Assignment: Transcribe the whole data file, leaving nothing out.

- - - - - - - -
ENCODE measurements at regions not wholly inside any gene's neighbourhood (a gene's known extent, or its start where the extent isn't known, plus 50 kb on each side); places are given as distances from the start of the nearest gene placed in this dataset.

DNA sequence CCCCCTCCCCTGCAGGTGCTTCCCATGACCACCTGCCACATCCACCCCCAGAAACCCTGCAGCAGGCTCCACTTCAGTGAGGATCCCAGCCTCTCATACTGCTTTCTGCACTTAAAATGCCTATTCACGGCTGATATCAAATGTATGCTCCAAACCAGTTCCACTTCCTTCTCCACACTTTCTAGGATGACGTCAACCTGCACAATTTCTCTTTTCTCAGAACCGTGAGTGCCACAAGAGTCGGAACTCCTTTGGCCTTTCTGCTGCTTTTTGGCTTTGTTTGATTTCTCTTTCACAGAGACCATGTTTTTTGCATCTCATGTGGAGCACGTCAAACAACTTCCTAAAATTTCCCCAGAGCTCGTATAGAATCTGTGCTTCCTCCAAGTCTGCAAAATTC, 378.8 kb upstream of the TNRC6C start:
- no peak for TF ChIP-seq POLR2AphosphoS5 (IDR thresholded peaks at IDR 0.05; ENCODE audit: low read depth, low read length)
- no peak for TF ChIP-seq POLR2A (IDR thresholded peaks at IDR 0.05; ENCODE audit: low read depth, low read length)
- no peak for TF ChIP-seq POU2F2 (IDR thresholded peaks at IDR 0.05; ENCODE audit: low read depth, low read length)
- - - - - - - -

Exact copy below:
ENCODE measurements at regions not wholly inside any gene's neighbourhood (a gene's known extent, or its start where the extent isn't known, plus 50 kb on each side); places are given as distances from the start of the nearest gene placed in this dataset.

DNA sequence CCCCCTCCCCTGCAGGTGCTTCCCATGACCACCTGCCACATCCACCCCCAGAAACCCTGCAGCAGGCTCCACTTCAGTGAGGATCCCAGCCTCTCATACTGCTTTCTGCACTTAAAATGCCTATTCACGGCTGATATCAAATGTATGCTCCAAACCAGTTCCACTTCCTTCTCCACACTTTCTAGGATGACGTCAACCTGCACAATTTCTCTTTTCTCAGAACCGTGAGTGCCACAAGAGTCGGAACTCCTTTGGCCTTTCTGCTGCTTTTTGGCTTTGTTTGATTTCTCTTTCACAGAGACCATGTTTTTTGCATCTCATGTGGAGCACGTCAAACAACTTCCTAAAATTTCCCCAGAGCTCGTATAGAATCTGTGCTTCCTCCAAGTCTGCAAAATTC, 378.8 kb upstream of the TNRC6C start:
- no peak for TF ChIP-seq POLR2AphosphoS5 (IDR thresholded peaks at IDR 0.05; ENCODE audit: low read depth, low read length)
- no peak for TF ChIP-seq POLR2A (IDR thresholded peaks at IDR 0.05; ENCODE audit: low read depth, low read length)
- no peak for TF ChIP-seq POU2F2 (IDR thresholded peaks at IDR 0.05; ENCODE audit: low read depth, low read length)